* NE R.S. § 42-924(2)
** NE R.S. § 25-2740(2)
You may be eligible to file for a domestic violence protection order if you have been the victim of abuse by one of the following family or household members:
If you do not qualify for a domestic violence protection order, you may qualify for a harassment protection order. See our Harassment Protection Orders section for more information.
* NE R.S. § 42-903(3)
Yes. In Nebraska, you may apply for a protection order against a current or former same-sex partner if you meet the qualifications of abuse as defined in What is the legal definition of abuse in Nebraska? Note: If you and your same-sex partner have lived together, you may be able to use that household-member relationship when filing for an order. If you have never lived together, you will have to reveal that you are in a same-sex relationship. If you do not feel it is safe to do this for any reason, there may be other ways for you to plan for your safety.
To find help in your state, please click on the NE Where to Find Help tab at the top of this page.
There is no fee for filing for or serving a protection order. However, the judge may order you to pay fees and costs if the judge determines that the statements in the petition were false and that the protection order was sought in "bad faith." Furthermore, at the final hearing, a judge may order the respondent to pay these costs.*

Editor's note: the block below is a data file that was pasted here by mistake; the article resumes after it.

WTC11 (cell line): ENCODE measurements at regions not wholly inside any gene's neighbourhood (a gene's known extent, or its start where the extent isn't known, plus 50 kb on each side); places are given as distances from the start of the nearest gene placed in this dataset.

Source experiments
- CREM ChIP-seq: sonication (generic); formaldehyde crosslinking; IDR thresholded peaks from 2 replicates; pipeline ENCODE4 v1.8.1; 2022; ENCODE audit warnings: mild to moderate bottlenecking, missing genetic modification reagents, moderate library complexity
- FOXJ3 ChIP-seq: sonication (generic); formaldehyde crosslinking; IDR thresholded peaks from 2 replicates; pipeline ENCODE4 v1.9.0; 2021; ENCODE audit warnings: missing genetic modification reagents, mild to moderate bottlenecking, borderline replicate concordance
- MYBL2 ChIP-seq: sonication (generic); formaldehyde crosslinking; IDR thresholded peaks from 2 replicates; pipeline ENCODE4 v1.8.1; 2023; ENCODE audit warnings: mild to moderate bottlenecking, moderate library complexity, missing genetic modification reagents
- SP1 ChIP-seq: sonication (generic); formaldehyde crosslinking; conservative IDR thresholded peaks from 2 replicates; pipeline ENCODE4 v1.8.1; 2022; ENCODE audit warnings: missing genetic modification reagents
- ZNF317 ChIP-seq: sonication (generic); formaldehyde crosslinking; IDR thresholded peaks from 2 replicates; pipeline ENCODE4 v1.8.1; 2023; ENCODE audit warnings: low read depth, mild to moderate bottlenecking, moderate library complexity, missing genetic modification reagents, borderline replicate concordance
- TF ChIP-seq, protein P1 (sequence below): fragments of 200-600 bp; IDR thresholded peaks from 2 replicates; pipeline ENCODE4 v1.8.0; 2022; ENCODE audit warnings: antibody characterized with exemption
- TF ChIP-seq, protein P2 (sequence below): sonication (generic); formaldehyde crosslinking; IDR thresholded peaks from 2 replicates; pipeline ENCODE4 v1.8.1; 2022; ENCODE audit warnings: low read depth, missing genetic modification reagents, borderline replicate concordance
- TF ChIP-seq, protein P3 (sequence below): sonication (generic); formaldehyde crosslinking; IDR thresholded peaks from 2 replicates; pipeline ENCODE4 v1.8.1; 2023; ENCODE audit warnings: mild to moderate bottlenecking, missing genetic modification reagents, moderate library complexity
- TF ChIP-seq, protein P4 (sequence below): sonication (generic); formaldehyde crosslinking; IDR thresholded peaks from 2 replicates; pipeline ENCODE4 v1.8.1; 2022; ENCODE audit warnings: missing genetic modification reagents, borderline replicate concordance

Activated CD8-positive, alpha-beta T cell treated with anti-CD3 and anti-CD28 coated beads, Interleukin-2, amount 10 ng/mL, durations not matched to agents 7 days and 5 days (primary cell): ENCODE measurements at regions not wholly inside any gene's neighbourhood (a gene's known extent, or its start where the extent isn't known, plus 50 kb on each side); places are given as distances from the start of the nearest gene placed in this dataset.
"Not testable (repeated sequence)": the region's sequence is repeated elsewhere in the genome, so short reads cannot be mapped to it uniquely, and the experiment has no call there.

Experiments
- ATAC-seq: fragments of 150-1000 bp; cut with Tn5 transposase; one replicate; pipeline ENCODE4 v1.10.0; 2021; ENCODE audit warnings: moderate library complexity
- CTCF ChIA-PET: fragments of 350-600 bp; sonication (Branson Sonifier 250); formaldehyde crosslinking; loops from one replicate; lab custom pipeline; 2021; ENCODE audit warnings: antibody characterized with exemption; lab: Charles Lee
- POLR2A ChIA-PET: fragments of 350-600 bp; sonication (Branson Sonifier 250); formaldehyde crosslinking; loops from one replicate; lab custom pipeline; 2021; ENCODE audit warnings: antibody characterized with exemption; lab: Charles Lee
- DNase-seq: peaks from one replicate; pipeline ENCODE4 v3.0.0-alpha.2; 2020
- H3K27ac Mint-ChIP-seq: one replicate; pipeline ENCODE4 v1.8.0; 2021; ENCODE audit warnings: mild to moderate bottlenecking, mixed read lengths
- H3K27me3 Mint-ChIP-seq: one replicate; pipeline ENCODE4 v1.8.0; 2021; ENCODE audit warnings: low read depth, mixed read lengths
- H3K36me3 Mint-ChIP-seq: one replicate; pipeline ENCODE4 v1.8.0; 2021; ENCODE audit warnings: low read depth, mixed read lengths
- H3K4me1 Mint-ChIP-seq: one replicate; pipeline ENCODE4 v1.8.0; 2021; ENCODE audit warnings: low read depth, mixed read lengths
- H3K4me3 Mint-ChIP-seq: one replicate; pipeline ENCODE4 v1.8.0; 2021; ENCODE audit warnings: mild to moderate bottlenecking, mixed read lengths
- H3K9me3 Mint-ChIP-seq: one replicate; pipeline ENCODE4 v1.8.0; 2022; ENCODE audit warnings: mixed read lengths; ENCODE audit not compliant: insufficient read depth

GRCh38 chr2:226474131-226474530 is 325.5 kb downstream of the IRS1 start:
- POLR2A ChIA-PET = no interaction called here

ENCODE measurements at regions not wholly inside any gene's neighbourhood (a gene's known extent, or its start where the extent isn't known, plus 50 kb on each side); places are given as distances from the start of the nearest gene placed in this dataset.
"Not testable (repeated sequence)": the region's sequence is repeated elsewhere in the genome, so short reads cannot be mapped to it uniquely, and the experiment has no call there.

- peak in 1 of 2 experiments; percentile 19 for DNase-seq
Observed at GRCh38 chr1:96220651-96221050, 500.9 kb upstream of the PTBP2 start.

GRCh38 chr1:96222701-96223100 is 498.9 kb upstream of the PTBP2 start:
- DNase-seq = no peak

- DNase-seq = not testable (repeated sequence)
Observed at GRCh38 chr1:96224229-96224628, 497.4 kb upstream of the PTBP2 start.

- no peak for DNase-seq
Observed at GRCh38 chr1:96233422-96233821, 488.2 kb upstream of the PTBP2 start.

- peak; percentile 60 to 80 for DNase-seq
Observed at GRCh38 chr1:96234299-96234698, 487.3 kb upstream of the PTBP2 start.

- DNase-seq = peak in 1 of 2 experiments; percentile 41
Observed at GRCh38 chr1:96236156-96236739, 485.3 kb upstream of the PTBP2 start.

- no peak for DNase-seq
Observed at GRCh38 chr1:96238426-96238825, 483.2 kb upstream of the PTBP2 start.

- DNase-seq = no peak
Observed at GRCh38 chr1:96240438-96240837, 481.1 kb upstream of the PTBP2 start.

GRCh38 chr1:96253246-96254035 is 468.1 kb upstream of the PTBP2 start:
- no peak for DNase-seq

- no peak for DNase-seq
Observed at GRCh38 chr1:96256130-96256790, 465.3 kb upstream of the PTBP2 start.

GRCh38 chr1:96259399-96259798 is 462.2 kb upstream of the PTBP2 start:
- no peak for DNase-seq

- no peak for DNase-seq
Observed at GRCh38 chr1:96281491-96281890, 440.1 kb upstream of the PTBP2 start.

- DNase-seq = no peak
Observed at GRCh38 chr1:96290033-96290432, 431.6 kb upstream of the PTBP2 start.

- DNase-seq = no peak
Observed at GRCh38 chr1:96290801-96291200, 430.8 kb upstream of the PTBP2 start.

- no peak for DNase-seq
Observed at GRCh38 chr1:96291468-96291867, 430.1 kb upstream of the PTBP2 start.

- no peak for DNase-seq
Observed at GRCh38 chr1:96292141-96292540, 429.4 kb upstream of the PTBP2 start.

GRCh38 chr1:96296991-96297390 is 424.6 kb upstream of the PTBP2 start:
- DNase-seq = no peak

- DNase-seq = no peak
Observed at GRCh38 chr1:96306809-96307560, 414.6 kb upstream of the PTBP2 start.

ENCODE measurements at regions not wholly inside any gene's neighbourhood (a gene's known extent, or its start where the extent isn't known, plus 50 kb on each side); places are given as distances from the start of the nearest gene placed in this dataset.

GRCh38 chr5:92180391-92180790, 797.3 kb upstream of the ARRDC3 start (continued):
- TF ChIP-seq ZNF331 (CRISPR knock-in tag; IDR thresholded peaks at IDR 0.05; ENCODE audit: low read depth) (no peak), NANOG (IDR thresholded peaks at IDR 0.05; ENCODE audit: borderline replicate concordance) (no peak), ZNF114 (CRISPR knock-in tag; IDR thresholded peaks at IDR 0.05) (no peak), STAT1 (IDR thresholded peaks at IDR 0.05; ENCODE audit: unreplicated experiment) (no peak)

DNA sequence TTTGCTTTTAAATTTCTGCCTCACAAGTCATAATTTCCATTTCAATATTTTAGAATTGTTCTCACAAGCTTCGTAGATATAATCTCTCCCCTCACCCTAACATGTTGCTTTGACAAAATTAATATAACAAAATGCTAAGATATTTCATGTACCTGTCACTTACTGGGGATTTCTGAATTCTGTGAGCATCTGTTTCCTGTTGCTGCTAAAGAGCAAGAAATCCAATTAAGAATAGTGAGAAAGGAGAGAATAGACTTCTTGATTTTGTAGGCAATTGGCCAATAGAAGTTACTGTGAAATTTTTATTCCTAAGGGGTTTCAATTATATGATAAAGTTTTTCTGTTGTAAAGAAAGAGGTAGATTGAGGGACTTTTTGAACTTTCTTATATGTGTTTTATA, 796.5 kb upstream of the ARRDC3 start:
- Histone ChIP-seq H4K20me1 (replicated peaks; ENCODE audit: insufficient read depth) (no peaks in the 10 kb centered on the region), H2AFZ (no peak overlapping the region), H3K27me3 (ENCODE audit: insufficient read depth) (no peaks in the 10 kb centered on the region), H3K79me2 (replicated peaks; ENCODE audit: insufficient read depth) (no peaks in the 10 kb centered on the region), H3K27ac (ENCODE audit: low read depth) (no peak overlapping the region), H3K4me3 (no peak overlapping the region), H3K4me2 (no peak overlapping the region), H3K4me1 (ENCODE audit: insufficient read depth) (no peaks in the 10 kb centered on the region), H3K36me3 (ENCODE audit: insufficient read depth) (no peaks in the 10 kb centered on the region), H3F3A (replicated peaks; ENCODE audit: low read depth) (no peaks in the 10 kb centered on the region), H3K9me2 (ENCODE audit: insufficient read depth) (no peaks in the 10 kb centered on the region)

* NE R.S. § 42-924.01
No, you do not need an attorney to file for a protection order, but it is generally better to have one, especially if there will be a hearing or if the abuser is represented by one. A domestic violence organization in your area may be able to refer you to an attorney or legal aid service that will take your case for free. Often, domestic violence organizations can help you through the process if you do not have an attorney. To find a lawyer or legal aid program in your area, please visit the NE Finding a Lawyer page. To find a domestic violence organization, fo to our NE State and Local Programs page.
Go to the district court to file your petition.* You can find a court near you by going to our NE Courthouse Locations page. Once in court, find the Clerk of the District Court and request a petition for a protection order. You can also find links to the form online by going to NE Download Court Forms. Carefully fill out the forms. Write about the incidents of violence or abuse, using descriptive language (slapping, hitting, grabbing, choking, threatening, etc.) that fits your situation. Be specific. Include details and dates, if possible. If your petition is based on threats rather than a physical incident, write about how the threats affected you. If the threats made you fearful, you can explain why the threat caused you fear (for example, perhaps due to past behavior/threats). If the fear has affected your daily activities (for example, causing you to change your routine, etc.), you can explain how the fear has affected your life in this way.